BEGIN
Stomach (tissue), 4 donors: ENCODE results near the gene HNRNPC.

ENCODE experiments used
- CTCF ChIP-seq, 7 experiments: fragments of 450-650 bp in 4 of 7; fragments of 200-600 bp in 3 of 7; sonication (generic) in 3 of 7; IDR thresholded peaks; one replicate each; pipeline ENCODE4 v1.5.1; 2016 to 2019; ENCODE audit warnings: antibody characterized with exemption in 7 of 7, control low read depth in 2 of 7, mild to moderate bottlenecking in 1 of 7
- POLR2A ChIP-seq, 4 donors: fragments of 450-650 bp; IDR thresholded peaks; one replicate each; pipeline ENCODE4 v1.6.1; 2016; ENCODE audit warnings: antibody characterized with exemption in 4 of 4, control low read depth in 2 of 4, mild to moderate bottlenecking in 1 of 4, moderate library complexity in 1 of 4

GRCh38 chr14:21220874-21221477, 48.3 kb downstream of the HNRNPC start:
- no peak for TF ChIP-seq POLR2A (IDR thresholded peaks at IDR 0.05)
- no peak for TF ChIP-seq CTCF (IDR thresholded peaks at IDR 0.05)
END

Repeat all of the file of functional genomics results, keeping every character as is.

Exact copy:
Stomach (tissue), 4 donors: ENCODE results near the gene HNRNPC.

ENCODE experiments used
- CTCF ChIP-seq, 7 experiments: fragments of 450-650 bp in 4 of 7; fragments of 200-600 bp in 3 of 7; sonication (generic) in 3 of 7; IDR thresholded peaks; one replicate each; pipeline ENCODE4 v1.5.1; 2016 to 2019; ENCODE audit warnings: antibody characterized with exemption in 7 of 7, control low read depth in 2 of 7, mild to moderate bottlenecking in 1 of 7
- POLR2A ChIP-seq, 4 donors: fragments of 450-650 bp; IDR thresholded peaks; one replicate each; pipeline ENCODE4 v1.6.1; 2016; ENCODE audit warnings: antibody characterized with exemption in 4 of 4, control low read depth in 2 of 4, mild to moderate bottlenecking in 1 of 4, moderate library complexity in 1 of 4

GRCh38 chr14:21220874-21221477, 48.3 kb downstream of the HNRNPC start:
- no peak for TF ChIP-seq POLR2A (IDR thresholded peaks at IDR 0.05)
- no peak for TF ChIP-seq CTCF (IDR thresholded peaks at IDR 0.05)